In a meeting with team leadership prior to the decision, Director of Club and Intramural Sports Brian Jines and Associate Athletics Director for Physical Education Ken Torrey informed the team that punishment would be based on the team’s failure to follow department guidelines which require flyers to be approved prior to posting. In announcing the decision, Murphy stated that “[t]his disciplinary action is not related to free speech but rather the abdication of leadership responsibilities by senior members of the Club.”
This explanation are simply not credible. Not only is the punishment a grossly disproportionate response to a simple procedural error, but the students were specifically required to apologize for “the offensive nature of the recruitment poster.” The procedural issue is merely being used as pretense to punish these students for their “offensive” speech—something Columbia knows it could not do outright without significant backlash from the students and those in the public who take Columbia’s commitment to free speech seriously. However the Athletics Department tries to spin it, the Men’s Ice Hockey Club is being punished for the content of its recruitment flyers, in clear violation of the right to free speech Columbia promises its students.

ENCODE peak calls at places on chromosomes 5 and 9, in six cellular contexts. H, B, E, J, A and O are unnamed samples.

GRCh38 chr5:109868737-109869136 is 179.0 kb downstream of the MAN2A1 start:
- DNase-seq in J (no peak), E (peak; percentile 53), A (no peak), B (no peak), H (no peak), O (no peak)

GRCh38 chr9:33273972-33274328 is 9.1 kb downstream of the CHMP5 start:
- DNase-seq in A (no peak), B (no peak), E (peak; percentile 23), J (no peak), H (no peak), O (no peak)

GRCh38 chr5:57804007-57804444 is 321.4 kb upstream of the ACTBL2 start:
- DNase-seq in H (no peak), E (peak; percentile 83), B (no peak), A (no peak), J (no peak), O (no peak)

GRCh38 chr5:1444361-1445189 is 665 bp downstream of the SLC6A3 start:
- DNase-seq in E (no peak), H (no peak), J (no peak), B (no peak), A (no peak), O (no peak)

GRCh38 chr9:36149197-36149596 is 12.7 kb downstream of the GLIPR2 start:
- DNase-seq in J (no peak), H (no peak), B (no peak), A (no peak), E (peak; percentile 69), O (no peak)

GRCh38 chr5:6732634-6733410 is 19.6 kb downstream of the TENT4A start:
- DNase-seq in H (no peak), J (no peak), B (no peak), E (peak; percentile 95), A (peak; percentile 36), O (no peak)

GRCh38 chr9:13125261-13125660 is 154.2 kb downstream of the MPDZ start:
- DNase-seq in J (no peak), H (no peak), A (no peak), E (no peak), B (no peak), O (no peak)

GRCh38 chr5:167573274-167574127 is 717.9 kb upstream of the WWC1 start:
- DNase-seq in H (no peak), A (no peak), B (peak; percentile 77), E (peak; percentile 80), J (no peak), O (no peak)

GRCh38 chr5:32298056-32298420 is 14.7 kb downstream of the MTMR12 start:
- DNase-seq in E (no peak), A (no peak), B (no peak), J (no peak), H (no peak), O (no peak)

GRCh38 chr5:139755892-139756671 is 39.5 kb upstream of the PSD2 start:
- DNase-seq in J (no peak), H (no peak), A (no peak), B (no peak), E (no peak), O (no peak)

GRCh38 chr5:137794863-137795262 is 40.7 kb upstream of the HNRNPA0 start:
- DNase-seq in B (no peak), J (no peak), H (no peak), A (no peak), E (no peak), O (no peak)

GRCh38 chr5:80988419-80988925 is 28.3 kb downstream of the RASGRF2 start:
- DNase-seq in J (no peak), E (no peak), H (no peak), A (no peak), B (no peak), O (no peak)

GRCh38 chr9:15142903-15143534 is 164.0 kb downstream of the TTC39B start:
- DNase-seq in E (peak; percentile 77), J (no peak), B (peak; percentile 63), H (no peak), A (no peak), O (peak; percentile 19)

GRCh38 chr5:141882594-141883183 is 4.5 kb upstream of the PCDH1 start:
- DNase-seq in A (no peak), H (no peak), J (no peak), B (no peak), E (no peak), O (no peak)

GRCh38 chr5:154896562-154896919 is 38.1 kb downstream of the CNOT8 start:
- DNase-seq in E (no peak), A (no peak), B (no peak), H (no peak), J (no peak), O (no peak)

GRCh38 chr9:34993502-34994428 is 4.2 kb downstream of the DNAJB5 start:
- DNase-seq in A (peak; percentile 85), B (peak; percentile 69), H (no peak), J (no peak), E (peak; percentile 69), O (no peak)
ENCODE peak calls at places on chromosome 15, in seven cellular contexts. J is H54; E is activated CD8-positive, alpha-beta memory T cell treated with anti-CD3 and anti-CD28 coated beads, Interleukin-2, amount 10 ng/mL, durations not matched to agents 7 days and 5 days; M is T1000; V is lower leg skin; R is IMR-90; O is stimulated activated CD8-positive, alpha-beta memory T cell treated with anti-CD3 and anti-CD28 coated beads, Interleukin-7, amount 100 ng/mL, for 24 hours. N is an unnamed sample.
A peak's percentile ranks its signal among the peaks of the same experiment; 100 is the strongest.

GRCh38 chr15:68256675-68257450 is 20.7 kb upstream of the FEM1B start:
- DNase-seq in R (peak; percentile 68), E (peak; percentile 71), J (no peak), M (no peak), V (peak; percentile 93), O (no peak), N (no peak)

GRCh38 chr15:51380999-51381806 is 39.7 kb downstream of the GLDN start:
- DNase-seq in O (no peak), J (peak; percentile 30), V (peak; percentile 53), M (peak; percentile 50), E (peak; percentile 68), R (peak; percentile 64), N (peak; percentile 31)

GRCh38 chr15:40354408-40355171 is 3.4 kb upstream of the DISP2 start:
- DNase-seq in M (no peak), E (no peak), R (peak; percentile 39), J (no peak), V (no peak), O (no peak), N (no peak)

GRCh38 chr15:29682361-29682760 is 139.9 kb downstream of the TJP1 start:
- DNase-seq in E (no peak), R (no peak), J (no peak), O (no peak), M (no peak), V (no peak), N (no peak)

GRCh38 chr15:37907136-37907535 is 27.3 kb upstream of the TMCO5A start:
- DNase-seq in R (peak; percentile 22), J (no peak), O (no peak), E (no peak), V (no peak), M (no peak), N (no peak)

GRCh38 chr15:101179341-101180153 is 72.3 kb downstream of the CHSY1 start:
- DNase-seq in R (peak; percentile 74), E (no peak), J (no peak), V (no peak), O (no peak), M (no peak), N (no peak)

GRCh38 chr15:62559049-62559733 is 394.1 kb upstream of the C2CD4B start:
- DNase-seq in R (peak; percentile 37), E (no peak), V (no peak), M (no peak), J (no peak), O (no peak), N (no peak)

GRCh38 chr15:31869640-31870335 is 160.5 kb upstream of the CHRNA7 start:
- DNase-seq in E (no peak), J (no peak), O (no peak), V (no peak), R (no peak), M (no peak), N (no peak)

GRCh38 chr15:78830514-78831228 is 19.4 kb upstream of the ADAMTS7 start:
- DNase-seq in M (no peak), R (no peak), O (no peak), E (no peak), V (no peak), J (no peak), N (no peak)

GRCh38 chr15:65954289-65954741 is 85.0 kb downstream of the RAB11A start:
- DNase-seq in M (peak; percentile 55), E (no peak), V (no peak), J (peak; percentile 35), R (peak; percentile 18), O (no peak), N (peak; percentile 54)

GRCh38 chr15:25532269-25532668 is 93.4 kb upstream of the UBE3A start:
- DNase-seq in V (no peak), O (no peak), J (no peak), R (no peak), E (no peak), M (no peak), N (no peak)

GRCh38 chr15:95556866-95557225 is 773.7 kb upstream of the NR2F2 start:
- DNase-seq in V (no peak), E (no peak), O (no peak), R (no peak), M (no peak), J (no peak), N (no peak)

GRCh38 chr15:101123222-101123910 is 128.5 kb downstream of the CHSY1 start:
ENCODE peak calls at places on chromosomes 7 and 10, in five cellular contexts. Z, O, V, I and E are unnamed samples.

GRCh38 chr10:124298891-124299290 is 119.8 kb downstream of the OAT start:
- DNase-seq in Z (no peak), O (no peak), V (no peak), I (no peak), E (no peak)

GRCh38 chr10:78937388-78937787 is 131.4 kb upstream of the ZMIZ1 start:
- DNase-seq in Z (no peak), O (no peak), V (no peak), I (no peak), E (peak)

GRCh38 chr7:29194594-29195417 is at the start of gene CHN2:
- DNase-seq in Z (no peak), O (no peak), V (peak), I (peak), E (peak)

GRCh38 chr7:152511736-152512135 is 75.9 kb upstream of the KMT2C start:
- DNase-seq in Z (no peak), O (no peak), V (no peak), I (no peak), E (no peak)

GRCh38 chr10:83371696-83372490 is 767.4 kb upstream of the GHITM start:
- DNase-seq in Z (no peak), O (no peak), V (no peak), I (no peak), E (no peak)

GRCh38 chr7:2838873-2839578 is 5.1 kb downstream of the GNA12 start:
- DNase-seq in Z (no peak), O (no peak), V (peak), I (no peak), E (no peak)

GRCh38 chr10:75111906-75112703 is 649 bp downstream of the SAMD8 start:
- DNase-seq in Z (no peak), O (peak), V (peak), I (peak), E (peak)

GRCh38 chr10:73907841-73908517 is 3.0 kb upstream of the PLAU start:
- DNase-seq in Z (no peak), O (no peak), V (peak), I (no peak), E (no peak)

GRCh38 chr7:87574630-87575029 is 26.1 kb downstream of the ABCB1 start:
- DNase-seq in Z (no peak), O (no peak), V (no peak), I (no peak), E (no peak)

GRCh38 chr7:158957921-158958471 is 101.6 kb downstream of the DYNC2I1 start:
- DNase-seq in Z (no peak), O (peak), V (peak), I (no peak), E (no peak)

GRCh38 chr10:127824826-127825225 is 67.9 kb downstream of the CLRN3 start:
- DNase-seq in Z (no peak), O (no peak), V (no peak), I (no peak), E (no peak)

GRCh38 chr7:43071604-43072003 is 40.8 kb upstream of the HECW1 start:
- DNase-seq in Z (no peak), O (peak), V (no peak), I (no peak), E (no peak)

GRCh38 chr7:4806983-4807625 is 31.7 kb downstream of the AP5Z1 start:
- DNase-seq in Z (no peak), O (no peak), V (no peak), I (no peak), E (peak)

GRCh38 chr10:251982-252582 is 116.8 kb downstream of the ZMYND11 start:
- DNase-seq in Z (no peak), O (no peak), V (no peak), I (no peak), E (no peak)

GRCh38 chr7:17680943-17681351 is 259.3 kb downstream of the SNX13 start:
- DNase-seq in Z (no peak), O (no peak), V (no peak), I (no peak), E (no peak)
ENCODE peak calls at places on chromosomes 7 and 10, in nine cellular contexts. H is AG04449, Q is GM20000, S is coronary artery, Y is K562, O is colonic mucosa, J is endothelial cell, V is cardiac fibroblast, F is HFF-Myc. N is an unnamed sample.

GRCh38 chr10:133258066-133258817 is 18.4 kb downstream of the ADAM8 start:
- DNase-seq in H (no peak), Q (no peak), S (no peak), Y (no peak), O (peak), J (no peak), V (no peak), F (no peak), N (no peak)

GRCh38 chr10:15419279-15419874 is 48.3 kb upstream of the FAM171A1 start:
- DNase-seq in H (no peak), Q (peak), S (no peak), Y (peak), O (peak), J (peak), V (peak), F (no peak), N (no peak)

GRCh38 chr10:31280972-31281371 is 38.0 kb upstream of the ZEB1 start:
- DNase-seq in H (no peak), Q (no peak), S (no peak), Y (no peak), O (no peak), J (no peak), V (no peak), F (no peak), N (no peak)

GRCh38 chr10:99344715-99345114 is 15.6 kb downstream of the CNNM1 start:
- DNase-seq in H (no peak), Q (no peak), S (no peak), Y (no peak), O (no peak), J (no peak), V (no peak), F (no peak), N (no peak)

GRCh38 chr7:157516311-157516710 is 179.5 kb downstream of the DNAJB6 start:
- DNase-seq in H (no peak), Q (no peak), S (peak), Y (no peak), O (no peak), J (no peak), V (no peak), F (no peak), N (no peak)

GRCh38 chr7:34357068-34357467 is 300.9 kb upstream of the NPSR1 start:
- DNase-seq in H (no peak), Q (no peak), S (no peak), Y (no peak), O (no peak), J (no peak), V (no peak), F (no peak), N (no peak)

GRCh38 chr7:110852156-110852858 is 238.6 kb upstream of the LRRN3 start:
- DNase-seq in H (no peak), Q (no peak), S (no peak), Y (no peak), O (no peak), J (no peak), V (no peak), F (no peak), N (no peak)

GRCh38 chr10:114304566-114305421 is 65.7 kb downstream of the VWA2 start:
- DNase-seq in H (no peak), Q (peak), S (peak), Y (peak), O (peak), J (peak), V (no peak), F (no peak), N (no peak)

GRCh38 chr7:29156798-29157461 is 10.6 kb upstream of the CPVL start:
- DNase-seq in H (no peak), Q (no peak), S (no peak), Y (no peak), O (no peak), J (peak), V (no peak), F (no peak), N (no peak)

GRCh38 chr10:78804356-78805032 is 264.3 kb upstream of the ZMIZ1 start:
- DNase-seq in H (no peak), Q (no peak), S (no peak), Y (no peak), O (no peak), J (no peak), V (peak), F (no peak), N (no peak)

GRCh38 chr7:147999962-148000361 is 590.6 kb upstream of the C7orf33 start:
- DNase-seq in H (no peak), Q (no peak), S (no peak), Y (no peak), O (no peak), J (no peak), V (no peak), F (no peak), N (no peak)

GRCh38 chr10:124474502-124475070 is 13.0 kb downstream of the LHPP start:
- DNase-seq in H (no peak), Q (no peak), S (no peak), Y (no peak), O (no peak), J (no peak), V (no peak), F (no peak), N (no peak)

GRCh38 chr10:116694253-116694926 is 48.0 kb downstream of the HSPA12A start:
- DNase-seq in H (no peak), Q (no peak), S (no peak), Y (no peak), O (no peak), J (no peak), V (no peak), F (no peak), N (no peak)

While Columbia is a private institution and therefore is not bound directly by the Bill of Rights, its policies reflect a strong commitment to free speech. In a statement you made on October 22, 2004, regarding “University Policy on Academic Integrity and Freedom of Expression,” you emphasized that “Columbia is fully committed to upholding academic integrity and freedom of expression,” allowing “students and faculty to explore the full range of ideas and perspectives that academic freedom fosters.” Further, in a letter to student leaders on March 1, 2004, you explained that “in order to maintain an atmosphere of free and spirited inquiry and discussion, we must choose to forego our natural instinct to punish those who are intemperate and even offensive. This is never easy, but it is part of our larger commitments to academic freedom and freedom of speech.” It is exceedingly difficult to reconcile such finely polished tributes to the necessity of free speech with the punishment meted out to the Men’s Ice Hockey Club.
FIRE urgently requests that Columbia overturn its decision to punish the Men’s Ice Hockey Club. We sincerely hope Columbia University will decide not to abandon the principles of fairness, openness, and free expression in favor of censorship and absurd overreaction.
We request a response by October 11, 2006.
Senior Program Officer
Alan Brinkley, Provost, Columbia University
Robert Kasdin, Senior Executive Vice President, Columbia University
M. Dianne Murphy, Director of Intercollegiate Athletics and Physical Education, Columbia University
Brian Jines, Director of Club and Intramural Sports, Columbia University
Kenneth Torrey, Associate Athletics Director for Physical Education, Columbia University